A judge has chastised prosecutors for failing to turn over information to the defense in a criminal corruption case against Delaware’s state auditor, issuing a ruling that also exposed weaknesses in the state’s cyber forensics capabilities.
In a ruling Wednesday, Superior Court Judge William Carpenter Jr. prohibited prosecutors from using material from three laptops that were seized during a search of Auditor Kathy McGuiness’ office in September 2021. Carpenter said that prohibition was an appropriate sanction for prosecutors’ failure to provide information contained on laptops to the defense until April 6, more than six months after search.
Carpenter refused, however, to grant a defense motion to dismiss the indictment against McGuiness.
A spokeswoman for Attorney General Kathy Jennings declined to comment, saying the office was under a gag order. McGuiness’ defense attorney, Steve Wood, also declined to comment.
McGuiness, a Democrat who was elected in 2018 and is responsible for rooting out government fraud, waste and abuse, was indicted in October on felony counts of theft and witness intimidation, and misdemeanor charges of official misconduct, conflict of interest and noncompliance with procurement laws. A trial is scheduled to start May 31.
McGuiness has denied any wrongdoing.
The charges include allegations that McGuiness hired her daughter as a temporary employee in May 2020, even though other temporary employees had left because of the lack of available work amid the coronavirus pandemic. McGuiness is also accused of orchestrating a no-bid “communications services” contract for a company she had used as a campaign consultant when running for lieutenant governor in 2016, then deliberately keeping contract payment under the $5,000 to avoid having to get approval from the Division of Accounting.
Authorities also allege that when employees in her office became aware of McGuiness’ misconduct, she responded by trying to intimidate the whistleblowers, including monitoring their email accounts.
According to Wednesday’s ruling, Delaware Department of Justice officials seized the laptops, five USB drives and a storage disk during the September search. One of the laptops belonged to McGuiness, and another to her daughter.
The hard drives were removed from the laptops two weeks later, but the Delaware State Police High Tech Crimes Unit discovered that the files were encrypted. It took the HTCU until late December, almost three months after the search warrant was executed, to overcome the encryption challenges and access the data on all three laptops.
Once access was obtained, the information was to be given to a DOJ “filter team” that was to review privileged information and communications from the laptops and screen it from prosecutors in order to protect McGuiness’ rights. The concern was that the laptops might contain communications with Wood or with the deputy attorney general assigned to the auditor’s office.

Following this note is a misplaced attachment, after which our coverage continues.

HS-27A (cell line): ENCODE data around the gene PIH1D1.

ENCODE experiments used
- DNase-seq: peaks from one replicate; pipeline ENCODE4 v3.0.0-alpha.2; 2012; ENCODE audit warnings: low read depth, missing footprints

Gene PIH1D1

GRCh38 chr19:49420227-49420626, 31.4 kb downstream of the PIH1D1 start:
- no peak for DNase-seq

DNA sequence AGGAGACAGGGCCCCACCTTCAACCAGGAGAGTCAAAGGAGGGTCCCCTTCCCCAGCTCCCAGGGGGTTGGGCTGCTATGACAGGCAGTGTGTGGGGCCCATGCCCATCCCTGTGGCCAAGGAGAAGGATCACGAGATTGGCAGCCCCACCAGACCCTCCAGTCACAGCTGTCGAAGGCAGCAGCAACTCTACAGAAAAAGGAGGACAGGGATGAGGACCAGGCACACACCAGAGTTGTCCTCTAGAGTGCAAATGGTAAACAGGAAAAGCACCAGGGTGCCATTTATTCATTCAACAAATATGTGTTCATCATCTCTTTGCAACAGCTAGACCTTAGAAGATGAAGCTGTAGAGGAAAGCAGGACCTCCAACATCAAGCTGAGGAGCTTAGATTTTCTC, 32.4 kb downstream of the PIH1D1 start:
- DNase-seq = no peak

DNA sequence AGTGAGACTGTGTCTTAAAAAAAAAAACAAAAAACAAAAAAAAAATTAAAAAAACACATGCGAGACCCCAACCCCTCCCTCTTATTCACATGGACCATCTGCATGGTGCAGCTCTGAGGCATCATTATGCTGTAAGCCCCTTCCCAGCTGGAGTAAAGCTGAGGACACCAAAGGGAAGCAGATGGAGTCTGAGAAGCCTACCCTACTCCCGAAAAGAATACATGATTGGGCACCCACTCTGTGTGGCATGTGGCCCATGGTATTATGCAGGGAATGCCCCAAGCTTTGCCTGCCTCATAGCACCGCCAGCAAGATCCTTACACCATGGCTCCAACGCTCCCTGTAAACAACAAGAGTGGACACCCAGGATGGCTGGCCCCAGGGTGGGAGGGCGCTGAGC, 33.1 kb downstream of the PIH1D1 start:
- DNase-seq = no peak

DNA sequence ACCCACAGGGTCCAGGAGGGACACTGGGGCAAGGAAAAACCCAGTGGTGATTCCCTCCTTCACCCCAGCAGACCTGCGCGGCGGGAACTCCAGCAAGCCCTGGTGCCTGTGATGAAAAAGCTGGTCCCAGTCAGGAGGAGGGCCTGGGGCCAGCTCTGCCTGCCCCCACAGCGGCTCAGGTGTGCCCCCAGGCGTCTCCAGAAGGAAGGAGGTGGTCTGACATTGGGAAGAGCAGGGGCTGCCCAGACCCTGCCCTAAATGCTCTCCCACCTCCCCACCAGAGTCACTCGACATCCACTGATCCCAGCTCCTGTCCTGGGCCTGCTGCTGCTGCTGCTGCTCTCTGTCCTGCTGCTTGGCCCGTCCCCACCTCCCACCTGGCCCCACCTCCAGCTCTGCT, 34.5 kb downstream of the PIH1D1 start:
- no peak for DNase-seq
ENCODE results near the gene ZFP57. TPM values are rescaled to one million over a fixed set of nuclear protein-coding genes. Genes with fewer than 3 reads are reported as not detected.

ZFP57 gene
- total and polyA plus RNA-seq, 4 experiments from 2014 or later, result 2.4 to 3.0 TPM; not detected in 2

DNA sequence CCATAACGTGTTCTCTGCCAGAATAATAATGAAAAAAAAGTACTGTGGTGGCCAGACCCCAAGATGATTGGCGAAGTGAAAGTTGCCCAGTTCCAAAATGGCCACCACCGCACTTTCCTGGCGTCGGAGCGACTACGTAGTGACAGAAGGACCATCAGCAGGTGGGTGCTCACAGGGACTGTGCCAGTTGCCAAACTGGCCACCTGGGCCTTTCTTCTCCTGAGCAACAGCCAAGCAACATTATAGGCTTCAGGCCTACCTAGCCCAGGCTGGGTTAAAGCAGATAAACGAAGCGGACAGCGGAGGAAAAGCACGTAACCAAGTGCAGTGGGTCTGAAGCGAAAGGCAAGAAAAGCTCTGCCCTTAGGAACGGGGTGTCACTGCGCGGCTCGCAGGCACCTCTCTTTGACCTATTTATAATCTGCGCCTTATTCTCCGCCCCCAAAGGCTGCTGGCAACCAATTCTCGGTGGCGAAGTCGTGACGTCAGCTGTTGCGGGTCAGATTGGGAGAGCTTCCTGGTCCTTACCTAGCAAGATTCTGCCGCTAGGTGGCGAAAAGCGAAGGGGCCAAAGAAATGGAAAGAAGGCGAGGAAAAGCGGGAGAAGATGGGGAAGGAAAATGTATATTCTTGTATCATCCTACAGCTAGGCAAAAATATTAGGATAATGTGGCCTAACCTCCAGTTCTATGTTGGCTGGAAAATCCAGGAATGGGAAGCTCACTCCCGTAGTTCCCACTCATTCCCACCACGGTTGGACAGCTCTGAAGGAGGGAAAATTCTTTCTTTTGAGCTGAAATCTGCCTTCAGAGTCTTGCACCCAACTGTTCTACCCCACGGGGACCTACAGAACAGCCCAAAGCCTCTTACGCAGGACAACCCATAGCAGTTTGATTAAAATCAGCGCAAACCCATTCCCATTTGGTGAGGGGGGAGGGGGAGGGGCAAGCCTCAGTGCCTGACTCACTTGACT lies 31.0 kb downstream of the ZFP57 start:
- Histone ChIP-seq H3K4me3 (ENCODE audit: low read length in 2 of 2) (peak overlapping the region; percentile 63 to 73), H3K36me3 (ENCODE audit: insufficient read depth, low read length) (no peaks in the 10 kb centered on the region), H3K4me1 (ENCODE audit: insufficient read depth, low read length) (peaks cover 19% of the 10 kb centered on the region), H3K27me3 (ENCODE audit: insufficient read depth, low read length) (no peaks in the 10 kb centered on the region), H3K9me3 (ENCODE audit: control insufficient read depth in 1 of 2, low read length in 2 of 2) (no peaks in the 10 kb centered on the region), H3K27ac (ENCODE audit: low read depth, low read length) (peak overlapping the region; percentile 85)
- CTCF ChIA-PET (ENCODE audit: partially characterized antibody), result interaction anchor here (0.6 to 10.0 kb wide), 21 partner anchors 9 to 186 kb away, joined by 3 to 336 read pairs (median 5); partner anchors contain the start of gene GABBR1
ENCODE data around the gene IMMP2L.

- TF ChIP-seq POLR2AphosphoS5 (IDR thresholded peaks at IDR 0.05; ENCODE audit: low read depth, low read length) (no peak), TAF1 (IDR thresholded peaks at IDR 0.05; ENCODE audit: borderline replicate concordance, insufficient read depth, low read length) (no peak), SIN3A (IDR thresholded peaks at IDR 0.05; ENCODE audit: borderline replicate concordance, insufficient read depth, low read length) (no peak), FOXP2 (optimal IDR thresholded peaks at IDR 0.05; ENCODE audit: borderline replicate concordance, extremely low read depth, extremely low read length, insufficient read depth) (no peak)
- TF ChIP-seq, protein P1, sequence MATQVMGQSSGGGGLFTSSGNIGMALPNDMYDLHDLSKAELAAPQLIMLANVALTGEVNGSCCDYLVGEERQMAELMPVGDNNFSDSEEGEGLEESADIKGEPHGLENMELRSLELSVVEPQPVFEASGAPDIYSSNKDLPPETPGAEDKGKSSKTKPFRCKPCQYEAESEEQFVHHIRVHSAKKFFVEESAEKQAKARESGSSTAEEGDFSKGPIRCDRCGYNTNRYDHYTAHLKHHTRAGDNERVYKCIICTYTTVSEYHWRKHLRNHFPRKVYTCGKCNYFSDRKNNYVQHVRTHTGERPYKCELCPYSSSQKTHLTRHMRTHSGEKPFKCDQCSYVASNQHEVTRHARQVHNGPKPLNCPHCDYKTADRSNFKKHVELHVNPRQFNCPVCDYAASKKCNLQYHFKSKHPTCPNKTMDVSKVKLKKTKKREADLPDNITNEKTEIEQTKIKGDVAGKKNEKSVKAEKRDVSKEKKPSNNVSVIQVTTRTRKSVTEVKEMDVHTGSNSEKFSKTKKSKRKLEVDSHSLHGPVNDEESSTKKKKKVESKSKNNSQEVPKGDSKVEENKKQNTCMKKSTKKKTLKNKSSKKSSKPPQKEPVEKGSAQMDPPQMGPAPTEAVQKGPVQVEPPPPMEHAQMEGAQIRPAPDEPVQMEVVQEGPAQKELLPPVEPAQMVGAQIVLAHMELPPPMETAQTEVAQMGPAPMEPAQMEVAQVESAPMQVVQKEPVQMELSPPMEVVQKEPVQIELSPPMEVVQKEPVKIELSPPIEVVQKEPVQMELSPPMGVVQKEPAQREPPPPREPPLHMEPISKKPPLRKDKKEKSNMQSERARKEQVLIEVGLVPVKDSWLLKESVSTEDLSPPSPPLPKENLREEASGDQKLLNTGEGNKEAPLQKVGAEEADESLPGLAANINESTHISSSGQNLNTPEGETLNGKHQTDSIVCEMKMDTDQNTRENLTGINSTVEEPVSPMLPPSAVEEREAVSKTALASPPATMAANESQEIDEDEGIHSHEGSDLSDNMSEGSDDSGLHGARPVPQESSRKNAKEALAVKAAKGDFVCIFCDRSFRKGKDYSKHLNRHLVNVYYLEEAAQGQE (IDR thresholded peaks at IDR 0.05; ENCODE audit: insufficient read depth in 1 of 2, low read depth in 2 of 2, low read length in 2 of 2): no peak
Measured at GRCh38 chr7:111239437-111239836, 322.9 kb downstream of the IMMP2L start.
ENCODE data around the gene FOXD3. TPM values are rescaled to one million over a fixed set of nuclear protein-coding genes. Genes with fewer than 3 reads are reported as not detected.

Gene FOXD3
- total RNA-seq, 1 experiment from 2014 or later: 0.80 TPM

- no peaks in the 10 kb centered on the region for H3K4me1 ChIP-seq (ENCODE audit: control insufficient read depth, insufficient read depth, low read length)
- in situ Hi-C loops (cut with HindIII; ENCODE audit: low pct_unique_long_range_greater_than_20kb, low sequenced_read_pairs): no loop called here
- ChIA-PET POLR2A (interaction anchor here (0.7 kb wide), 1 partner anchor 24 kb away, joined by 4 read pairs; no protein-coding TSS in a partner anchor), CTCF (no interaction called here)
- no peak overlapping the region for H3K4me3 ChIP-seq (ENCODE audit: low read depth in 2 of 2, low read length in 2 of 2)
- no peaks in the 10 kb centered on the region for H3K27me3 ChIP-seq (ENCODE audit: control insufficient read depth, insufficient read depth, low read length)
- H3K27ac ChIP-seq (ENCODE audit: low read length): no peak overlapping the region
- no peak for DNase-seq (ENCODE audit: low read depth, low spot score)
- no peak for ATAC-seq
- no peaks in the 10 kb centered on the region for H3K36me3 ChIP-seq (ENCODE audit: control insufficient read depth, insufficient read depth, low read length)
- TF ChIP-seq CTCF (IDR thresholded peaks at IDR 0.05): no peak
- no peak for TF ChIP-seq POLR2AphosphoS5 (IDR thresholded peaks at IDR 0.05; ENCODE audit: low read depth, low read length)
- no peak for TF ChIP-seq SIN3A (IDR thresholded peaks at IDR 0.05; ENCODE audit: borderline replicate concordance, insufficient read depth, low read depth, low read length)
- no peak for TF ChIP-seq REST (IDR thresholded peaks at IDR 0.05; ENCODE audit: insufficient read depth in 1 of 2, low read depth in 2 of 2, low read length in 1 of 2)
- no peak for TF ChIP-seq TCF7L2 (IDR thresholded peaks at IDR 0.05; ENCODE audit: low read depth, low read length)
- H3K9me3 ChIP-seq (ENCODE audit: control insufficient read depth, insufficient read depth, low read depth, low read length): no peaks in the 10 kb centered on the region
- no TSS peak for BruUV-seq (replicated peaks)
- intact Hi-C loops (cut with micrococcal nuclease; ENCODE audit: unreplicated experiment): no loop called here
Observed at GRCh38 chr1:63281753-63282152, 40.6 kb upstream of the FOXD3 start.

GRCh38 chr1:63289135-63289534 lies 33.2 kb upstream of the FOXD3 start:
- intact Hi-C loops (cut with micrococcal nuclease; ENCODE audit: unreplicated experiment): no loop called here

In January, the DOJ learned that it couldn’t use the Delaware State Police forensic search tools because those tools were limited to handling interstate crimes against children.
The laptop files were delivered to the filter team in early March. Another month went by before prosecutors gave the information — more than 511,000 files — to the defense.
According to the ruling, there was no indication that the files were ever reviewed by the filter team, and nothing to suggest that prosecutors reviewed the files, as required, for potentially exculpatory information that must be given to the defense.
“The court cannot condone the failure of the state to provide these materials timely (sic) and finds that the state has no justifiable reason for waiting six months to deliver a large file of unreviewed documents to the defendant,” Carpenter wrote.
He refused to dismiss the indictment, however, noting that while prosecutors failed to use “commonsense management of potential critical documents,” there was no indication they acted in bad faith.
The judge also refused to hold prosecutors accountable for not disclosing information potentially favorable to the defense. He noted that even if they had an obligation to search for so-called “Brady material,” it appears that they lacked the technical capability to do so.
“Under these circumstances, it is difficult for the court to find a Brady violation because there was only a month delay from the time the state gained access to the material to when they delivered that material to the defense,” wrote Carpenter. He also noted that “the inability of the state to obtain access to these documents for nearly six months speaks volumes as to the technical forensic capability of state investigators.”